SAN FRANCISCO • Many architects dream of designing their own homes, but not all architects.
Ms Carrie Byles, for instance, is a partner at Skidmore, Owings & Merrill, one of the largest architecture firms in the United States, but when it came to renovating her 1956 house in Sausalito, California, she wanted help.
"I thought that if I designed it on my own, it would probably take me 10 years because I'd fuss over it a long time and I'm so busy, I'd never have time to work on it," said Ms Byles, 56, who spends her days focused on much larger projects like condominium towers, as well as an expansion of the Seattle-Tacoma International Airport.
She had bought the two-bedroom, 155 sq m, mid-century-modern house in 2011 for about US$1 million because she liked its post-and-beam construction, exposed ceilings and sliding glass doors.
But other elements looked tired, like the dated kitchen and the vinyl-clad solarium added by a previous owner.
In 2014, shortly after Sausalito introduced new regulations to address a housing shortage, allowing an increase in floor area for home owners building accessory dwelling units, Ms Byles decided it was time to make a few changes, such as adding a wheelchair-accessible in-law unit on the lower level and renovating her kitchen.
For design help, she called on Ms Jennifer Weiss, a San Francisco architect who began her career as an intern in Ms Byles' office and who now has her own firm.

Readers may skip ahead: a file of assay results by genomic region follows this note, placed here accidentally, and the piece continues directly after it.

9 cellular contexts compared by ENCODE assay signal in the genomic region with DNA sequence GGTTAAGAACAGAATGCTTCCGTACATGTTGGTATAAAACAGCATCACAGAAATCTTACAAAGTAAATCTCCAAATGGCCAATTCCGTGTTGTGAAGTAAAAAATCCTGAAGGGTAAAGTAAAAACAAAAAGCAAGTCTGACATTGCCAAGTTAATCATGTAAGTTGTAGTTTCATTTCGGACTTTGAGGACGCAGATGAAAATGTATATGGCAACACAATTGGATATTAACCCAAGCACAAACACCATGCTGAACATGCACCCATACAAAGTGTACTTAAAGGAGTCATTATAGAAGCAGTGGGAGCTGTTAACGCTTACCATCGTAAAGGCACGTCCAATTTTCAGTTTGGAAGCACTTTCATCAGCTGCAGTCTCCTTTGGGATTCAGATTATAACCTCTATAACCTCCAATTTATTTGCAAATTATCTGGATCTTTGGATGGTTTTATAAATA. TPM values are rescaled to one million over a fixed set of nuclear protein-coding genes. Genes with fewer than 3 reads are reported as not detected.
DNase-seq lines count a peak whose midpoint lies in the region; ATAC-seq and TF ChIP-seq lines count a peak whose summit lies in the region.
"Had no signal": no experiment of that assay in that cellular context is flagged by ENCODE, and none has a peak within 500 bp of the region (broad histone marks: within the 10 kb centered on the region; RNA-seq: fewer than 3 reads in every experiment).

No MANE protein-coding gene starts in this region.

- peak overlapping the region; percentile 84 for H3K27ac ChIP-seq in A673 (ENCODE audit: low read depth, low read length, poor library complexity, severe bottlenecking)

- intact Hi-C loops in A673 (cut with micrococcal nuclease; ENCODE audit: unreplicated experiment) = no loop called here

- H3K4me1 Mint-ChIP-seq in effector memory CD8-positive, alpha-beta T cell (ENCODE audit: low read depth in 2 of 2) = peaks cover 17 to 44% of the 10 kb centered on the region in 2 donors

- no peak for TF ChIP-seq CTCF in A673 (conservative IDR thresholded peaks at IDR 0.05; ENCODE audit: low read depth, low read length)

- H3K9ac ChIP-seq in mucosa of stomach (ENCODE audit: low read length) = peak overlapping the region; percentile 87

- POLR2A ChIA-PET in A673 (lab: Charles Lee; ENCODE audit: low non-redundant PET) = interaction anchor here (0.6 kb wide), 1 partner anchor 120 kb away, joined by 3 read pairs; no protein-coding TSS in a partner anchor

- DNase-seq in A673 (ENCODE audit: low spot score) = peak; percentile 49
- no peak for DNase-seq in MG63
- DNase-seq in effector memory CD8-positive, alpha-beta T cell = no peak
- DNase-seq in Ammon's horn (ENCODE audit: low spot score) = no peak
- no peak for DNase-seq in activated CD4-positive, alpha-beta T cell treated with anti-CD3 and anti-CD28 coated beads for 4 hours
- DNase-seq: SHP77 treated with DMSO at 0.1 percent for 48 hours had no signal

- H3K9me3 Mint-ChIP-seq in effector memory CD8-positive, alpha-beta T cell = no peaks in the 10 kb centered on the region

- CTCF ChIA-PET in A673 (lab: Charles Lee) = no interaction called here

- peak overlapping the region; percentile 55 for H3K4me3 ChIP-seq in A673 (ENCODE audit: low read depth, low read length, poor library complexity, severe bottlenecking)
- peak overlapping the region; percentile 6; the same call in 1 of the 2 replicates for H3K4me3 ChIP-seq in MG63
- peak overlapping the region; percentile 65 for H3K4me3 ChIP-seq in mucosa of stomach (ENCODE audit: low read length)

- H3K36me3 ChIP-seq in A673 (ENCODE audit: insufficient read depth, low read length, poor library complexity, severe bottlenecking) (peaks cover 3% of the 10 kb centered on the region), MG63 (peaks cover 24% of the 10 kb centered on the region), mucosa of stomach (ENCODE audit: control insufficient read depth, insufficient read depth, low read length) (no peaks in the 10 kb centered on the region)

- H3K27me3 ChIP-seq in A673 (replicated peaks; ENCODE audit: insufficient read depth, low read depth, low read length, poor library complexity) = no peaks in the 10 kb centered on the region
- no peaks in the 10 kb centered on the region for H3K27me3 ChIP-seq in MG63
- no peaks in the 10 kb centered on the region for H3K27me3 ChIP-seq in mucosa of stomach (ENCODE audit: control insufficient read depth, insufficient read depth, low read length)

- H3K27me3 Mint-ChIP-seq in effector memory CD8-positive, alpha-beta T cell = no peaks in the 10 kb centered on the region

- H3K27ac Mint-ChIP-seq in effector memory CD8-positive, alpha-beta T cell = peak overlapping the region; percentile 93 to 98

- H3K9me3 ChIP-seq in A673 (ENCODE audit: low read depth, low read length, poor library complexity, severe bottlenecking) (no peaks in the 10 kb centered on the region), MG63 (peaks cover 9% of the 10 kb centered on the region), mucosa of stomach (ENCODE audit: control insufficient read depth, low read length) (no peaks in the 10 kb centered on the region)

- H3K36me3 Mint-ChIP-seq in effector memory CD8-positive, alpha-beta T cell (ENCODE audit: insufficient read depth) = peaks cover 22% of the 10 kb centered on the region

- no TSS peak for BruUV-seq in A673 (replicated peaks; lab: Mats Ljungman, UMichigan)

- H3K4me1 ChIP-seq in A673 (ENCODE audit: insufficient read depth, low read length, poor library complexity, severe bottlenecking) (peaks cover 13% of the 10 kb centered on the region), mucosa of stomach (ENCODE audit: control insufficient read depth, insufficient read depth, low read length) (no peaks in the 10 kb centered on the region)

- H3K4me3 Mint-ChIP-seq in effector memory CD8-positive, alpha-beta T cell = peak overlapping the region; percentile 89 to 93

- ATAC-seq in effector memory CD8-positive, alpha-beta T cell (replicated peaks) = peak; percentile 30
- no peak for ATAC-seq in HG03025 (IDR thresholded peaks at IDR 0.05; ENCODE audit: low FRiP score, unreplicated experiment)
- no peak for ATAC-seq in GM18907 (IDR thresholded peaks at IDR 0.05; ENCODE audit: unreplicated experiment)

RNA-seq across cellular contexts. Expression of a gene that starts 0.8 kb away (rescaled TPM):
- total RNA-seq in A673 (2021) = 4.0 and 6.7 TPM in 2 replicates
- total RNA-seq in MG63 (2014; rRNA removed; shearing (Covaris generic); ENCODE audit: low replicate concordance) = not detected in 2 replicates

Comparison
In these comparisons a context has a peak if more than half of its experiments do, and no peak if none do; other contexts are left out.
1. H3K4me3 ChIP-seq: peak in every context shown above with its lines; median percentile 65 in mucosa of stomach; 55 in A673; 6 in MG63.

But where Ms Byles envisioned a few changes, Ms Weiss saw the potential to do something transformational.
She quietly developed two sets of plans: one that reflected the limited changes Ms Byles requested and another that illustrated what could be done by completely renovating and expanding the house, including demolishing the solarium, reorienting the main living spaces to take advantage of views to Mount Tamalpais and Richardson Bay and replacing the shingled exterior with an expanse of glass and wood slats.
"Jennifer did that thing that architects do" when they want to convince their clients to dream bigger, said Ms Byles.
"She put this drawing in front of me and I don't think I spoke for a couple of minutes. I just thought, 'Oh my god, that's so much money.' But it was the architect in me that said, 'We have to do this.'"
As Ms Byles' notion of funding a small renovation with her savings faded away, she took out a construction loan and found a houseboat to rent as a temporary home.
Construction began in summer 2015 and the house - now 226 sq m - was completed by the end of 2016, at about US$435 (S$590) a square foot.
Ms Weiss' design resulted in a kitchen far larger, airier and with more dramatic views than Ms Byles had imagined, along with an open layout that promotes indoor-outdoor living.
Hopper windows and seven operable skylights allow the house to be cooled entirely by air currents, eliminating the need for air-conditioning.
Landscaping and finishing touches took another year, and included planting 50 Japanese maple trees.
Ms Byles' father used to sell the trees and she had maintained a collection of 18 of them in pots for years. To complete the landscape, she asked her father to bring her one more, but he arrived with 32.
Although Ms Weiss designed the house, Ms Byles believes the experience has made her a better architect.
"Every architect should be a client once," she said. "I have visceral empathy for my clients now. When you're writing cheques out of your personal account, it's a big deal."